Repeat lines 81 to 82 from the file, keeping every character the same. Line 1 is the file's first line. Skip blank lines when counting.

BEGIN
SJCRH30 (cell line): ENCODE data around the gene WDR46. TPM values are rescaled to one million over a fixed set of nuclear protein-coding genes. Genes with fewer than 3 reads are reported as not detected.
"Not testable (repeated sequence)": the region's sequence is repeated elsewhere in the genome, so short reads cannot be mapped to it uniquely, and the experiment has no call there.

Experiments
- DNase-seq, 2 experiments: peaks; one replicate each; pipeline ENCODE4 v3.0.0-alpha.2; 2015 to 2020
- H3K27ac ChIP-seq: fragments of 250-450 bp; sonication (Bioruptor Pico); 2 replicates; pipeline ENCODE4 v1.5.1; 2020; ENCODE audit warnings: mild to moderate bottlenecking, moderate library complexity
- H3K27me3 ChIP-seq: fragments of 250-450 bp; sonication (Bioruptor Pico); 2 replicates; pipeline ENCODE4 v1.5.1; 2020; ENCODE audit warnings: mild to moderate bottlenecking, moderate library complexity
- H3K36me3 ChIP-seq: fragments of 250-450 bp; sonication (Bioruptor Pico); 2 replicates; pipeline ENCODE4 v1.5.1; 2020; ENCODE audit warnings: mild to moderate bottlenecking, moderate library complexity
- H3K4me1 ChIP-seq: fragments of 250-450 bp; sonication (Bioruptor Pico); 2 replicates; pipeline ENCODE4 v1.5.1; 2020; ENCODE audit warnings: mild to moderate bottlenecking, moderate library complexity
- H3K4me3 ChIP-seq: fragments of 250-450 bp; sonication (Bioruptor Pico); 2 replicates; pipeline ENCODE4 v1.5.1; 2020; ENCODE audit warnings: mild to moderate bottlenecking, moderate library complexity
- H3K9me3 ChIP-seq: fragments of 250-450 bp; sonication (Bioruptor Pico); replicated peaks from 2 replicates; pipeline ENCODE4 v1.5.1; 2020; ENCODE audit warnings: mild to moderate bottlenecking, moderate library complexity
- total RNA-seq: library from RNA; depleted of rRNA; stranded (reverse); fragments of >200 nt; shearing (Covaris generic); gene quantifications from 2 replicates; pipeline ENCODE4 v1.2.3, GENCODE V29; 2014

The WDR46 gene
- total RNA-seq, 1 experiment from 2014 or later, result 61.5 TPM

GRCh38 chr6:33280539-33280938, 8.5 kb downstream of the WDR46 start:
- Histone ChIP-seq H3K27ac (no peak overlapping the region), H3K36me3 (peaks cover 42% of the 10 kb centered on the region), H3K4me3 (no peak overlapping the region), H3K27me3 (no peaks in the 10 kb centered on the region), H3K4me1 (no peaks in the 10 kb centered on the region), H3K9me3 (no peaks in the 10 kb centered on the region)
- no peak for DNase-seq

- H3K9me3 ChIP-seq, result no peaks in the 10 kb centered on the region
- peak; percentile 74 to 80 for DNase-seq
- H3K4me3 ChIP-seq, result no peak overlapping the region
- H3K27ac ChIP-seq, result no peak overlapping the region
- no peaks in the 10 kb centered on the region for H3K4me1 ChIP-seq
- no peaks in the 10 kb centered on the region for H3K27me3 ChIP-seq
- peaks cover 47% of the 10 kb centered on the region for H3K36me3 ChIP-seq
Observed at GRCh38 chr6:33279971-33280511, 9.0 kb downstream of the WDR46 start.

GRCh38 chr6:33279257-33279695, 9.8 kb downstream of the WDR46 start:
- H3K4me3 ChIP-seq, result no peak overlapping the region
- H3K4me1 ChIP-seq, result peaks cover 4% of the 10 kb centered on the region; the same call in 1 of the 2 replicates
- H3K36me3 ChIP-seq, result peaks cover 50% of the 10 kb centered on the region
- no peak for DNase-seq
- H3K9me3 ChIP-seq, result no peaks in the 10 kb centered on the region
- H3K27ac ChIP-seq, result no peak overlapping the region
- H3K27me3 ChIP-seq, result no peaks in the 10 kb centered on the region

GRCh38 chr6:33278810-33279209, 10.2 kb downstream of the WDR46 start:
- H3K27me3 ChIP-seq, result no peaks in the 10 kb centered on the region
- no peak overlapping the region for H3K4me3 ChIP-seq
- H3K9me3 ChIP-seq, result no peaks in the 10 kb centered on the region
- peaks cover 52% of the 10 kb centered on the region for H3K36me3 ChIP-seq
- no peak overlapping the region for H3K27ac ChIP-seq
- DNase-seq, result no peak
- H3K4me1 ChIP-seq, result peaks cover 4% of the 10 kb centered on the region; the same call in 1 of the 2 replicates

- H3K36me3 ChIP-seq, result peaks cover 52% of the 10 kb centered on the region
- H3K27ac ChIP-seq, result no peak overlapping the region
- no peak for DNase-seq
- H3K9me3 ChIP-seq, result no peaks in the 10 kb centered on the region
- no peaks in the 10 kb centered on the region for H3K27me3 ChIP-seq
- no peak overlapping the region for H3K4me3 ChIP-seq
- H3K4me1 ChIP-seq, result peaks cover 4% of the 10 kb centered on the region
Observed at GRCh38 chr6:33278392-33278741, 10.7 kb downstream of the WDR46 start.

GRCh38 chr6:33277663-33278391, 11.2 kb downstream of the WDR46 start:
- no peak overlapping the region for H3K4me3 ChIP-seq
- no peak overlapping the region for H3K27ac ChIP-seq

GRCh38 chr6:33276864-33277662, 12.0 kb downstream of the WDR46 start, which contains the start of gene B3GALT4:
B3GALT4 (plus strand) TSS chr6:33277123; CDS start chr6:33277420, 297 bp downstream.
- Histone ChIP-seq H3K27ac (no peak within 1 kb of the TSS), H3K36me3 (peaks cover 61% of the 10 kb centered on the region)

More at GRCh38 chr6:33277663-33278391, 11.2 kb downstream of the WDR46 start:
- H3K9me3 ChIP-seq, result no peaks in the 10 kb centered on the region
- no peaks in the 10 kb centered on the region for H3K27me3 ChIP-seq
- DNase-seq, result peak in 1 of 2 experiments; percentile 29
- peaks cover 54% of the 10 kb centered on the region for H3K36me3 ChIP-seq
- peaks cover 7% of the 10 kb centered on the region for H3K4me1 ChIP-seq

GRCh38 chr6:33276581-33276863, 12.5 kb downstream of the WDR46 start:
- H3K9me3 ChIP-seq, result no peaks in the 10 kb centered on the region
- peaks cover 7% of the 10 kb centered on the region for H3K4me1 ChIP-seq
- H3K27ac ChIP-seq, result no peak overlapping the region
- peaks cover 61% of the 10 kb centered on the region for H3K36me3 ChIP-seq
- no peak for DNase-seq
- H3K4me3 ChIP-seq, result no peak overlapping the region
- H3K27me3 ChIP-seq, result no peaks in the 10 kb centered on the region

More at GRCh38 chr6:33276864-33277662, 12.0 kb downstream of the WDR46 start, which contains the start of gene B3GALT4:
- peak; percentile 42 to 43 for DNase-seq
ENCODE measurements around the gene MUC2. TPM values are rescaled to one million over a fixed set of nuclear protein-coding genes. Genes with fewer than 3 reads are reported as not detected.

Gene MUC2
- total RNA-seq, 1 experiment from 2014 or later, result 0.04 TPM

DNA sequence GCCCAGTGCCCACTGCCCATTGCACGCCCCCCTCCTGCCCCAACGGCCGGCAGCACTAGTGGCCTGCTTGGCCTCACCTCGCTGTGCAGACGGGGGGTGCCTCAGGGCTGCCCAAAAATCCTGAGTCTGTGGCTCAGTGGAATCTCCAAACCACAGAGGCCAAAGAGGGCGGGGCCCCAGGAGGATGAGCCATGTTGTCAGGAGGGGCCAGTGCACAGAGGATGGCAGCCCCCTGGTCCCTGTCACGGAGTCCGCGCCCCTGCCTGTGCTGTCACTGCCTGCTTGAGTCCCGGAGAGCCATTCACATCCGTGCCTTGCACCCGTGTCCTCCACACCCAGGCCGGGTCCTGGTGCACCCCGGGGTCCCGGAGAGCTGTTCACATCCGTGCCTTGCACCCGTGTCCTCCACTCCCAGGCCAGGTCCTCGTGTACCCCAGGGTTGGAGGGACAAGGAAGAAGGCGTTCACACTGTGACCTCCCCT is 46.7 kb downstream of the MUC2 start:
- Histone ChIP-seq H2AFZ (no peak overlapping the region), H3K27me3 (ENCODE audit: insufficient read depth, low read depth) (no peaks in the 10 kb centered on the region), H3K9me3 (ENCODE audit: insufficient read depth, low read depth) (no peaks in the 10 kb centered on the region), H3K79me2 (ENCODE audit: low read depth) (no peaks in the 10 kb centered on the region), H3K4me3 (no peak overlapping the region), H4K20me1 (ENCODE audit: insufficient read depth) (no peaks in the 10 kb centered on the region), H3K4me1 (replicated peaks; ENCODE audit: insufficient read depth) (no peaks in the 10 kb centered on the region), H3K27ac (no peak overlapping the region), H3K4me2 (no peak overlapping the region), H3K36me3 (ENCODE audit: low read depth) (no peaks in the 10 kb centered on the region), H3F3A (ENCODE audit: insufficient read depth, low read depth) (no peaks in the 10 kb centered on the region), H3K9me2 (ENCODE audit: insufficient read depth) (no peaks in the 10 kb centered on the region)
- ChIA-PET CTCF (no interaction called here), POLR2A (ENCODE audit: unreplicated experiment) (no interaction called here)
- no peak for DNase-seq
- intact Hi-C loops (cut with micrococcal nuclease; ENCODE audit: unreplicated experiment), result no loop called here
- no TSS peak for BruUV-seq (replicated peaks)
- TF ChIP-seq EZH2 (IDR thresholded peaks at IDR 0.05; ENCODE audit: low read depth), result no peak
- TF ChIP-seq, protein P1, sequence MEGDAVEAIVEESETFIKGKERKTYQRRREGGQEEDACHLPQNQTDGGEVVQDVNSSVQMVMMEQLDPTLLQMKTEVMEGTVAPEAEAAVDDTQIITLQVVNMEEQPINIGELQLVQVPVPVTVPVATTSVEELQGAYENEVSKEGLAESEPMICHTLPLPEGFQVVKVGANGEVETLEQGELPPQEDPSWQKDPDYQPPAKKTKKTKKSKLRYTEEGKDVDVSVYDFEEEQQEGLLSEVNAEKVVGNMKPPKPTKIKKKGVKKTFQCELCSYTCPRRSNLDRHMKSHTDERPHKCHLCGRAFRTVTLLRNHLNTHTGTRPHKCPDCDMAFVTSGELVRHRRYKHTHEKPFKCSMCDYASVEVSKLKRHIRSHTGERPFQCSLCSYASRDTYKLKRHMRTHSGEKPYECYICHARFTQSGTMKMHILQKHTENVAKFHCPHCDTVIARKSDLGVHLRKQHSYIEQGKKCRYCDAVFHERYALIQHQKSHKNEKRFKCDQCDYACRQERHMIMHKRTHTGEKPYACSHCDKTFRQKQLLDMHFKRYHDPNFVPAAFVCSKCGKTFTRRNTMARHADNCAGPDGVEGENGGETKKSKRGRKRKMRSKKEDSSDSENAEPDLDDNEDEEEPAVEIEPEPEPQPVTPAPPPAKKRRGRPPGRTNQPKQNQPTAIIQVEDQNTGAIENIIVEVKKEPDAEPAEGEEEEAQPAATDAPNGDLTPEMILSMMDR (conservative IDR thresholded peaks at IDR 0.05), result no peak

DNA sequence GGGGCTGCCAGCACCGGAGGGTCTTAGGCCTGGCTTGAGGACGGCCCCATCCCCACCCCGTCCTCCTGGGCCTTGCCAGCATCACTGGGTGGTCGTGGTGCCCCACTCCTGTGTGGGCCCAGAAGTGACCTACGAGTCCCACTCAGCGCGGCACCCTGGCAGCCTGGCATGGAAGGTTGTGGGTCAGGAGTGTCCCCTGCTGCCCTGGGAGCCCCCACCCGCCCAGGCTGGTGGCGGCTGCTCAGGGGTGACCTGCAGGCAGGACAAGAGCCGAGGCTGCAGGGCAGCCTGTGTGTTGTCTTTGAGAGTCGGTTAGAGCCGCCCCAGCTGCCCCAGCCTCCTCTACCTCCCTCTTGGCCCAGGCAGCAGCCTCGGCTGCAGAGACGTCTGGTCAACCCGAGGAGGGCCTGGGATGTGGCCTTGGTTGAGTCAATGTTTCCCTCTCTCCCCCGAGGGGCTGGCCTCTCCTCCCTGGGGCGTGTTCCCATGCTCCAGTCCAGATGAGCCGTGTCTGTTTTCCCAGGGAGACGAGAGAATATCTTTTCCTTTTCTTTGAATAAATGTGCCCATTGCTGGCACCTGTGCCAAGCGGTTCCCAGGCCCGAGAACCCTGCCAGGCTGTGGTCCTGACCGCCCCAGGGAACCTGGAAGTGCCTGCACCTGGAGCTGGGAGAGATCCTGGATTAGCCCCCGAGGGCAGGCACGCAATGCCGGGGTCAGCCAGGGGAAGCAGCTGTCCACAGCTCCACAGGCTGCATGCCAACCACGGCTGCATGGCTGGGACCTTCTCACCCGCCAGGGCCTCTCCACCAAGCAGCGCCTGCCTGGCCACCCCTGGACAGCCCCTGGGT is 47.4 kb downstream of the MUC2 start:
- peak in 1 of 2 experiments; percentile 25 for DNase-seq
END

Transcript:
- TF ChIP-seq, protein P1, sequence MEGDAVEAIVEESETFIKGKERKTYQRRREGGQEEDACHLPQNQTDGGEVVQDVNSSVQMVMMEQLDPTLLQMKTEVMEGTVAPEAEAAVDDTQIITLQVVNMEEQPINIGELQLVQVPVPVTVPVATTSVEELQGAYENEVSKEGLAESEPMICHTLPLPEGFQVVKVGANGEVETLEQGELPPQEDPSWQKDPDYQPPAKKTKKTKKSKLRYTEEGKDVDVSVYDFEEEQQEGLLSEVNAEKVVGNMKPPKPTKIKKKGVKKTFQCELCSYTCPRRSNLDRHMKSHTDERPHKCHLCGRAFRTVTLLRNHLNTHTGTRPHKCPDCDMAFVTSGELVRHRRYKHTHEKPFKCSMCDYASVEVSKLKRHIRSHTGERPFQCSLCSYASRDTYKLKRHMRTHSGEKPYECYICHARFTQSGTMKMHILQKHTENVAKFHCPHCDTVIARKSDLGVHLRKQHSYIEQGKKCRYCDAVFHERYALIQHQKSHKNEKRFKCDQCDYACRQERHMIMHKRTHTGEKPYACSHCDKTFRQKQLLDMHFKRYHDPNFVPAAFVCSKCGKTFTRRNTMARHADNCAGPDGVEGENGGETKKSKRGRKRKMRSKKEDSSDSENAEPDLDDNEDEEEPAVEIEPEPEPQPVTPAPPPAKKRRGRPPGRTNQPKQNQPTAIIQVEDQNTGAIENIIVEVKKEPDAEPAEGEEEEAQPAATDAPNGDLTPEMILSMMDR (conservative IDR thresholded peaks at IDR 0.05), result no peak

DNA sequence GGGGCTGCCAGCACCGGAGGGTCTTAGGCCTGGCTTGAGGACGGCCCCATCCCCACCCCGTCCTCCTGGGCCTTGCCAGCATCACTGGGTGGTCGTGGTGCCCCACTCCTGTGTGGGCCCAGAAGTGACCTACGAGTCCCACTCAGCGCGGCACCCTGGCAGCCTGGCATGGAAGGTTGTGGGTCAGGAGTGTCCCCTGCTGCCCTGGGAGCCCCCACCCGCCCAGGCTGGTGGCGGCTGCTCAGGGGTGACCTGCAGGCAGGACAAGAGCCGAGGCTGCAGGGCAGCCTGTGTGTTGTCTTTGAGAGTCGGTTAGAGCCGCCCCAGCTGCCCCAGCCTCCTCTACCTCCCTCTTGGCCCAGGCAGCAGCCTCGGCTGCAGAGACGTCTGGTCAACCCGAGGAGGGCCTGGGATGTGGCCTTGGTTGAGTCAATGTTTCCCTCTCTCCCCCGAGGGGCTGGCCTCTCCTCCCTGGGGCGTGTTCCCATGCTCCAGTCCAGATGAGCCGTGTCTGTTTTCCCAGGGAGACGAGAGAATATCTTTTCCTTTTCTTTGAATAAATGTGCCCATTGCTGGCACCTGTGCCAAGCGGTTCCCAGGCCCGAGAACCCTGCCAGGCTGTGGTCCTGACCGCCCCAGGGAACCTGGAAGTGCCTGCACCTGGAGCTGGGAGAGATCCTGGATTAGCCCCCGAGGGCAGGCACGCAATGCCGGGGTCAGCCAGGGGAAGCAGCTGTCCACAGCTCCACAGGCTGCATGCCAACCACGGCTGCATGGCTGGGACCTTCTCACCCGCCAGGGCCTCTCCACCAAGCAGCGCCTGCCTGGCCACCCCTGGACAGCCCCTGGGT is 47.4 kb downstream of the MUC2 start: